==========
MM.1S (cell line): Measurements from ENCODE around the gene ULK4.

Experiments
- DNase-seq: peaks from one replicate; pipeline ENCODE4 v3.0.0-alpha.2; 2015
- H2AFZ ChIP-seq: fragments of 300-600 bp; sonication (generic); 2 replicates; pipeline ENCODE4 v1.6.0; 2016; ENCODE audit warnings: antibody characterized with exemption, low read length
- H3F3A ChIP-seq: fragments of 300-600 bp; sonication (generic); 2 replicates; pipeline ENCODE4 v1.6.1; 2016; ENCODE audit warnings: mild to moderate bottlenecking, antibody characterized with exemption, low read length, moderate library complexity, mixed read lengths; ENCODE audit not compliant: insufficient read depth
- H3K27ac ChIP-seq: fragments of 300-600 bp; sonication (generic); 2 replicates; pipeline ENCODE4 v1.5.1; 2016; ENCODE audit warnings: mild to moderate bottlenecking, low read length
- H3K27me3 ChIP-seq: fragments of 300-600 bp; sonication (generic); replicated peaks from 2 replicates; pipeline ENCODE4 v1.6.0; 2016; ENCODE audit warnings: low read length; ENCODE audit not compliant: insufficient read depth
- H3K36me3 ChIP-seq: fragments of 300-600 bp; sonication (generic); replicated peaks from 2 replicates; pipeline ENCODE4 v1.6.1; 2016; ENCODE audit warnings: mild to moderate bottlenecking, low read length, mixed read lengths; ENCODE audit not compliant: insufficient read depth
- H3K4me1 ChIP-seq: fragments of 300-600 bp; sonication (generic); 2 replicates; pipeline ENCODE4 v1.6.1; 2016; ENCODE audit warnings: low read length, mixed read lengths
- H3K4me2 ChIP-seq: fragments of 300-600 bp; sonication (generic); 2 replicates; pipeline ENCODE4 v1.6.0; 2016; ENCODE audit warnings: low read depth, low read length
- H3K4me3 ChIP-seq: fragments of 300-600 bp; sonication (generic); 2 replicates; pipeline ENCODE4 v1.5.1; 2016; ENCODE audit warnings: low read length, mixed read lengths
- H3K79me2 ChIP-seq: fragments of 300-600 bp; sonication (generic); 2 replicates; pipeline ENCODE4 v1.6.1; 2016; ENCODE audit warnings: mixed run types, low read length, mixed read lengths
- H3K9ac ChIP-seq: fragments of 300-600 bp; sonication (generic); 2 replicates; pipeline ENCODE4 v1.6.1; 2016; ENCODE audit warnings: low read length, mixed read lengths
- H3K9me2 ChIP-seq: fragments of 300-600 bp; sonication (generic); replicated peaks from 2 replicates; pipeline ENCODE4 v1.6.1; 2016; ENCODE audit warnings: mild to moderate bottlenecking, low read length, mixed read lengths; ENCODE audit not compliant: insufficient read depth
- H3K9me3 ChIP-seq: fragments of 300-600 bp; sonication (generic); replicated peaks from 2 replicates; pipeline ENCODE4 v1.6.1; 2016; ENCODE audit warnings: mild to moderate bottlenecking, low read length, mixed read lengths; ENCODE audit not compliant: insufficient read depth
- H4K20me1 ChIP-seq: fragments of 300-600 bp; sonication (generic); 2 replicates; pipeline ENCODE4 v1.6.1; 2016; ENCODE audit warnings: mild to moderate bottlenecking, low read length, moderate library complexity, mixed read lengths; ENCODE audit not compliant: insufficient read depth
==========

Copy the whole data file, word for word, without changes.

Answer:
MM.1S (cell line): Measurements from ENCODE around the gene ULK4.

Experiments
- DNase-seq: peaks from one replicate; pipeline ENCODE4 v3.0.0-alpha.2; 2015
- H2AFZ ChIP-seq: fragments of 300-600 bp; sonication (generic); 2 replicates; pipeline ENCODE4 v1.6.0; 2016; ENCODE audit warnings: antibody characterized with exemption, low read length
- H3F3A ChIP-seq: fragments of 300-600 bp; sonication (generic); 2 replicates; pipeline ENCODE4 v1.6.1; 2016; ENCODE audit warnings: mild to moderate bottlenecking, antibody characterized with exemption, low read length, moderate library complexity, mixed read lengths; ENCODE audit not compliant: insufficient read depth
- H3K27ac ChIP-seq: fragments of 300-600 bp; sonication (generic); 2 replicates; pipeline ENCODE4 v1.5.1; 2016; ENCODE audit warnings: mild to moderate bottlenecking, low read length
- H3K27me3 ChIP-seq: fragments of 300-600 bp; sonication (generic); replicated peaks from 2 replicates; pipeline ENCODE4 v1.6.0; 2016; ENCODE audit warnings: low read length; ENCODE audit not compliant: insufficient read depth
- H3K36me3 ChIP-seq: fragments of 300-600 bp; sonication (generic); replicated peaks from 2 replicates; pipeline ENCODE4 v1.6.1; 2016; ENCODE audit warnings: mild to moderate bottlenecking, low read length, mixed read lengths; ENCODE audit not compliant: insufficient read depth
- H3K4me1 ChIP-seq: fragments of 300-600 bp; sonication (generic); 2 replicates; pipeline ENCODE4 v1.6.1; 2016; ENCODE audit warnings: low read length, mixed read lengths
- H3K4me2 ChIP-seq: fragments of 300-600 bp; sonication (generic); 2 replicates; pipeline ENCODE4 v1.6.0; 2016; ENCODE audit warnings: low read depth, low read length
- H3K4me3 ChIP-seq: fragments of 300-600 bp; sonication (generic); 2 replicates; pipeline ENCODE4 v1.5.1; 2016; ENCODE audit warnings: low read length, mixed read lengths
- H3K79me2 ChIP-seq: fragments of 300-600 bp; sonication (generic); 2 replicates; pipeline ENCODE4 v1.6.1; 2016; ENCODE audit warnings: mixed run types, low read length, mixed read lengths
- H3K9ac ChIP-seq: fragments of 300-600 bp; sonication (generic); 2 replicates; pipeline ENCODE4 v1.6.1; 2016; ENCODE audit warnings: low read length, mixed read lengths
- H3K9me2 ChIP-seq: fragments of 300-600 bp; sonication (generic); replicated peaks from 2 replicates; pipeline ENCODE4 v1.6.1; 2016; ENCODE audit warnings: mild to moderate bottlenecking, low read length, mixed read lengths; ENCODE audit not compliant: insufficient read depth
- H3K9me3 ChIP-seq: fragments of 300-600 bp; sonication (generic); replicated peaks from 2 replicates; pipeline ENCODE4 v1.6.1; 2016; ENCODE audit warnings: mild to moderate bottlenecking, low read length, mixed read lengths; ENCODE audit not compliant: insufficient read depth
- H4K20me1 ChIP-seq: fragments of 300-600 bp; sonication (generic); 2 replicates; pipeline ENCODE4 v1.6.1; 2016; ENCODE audit warnings: mild to moderate bottlenecking, low read length, moderate library complexity, mixed read lengths; ENCODE audit not compliant: insufficient read depth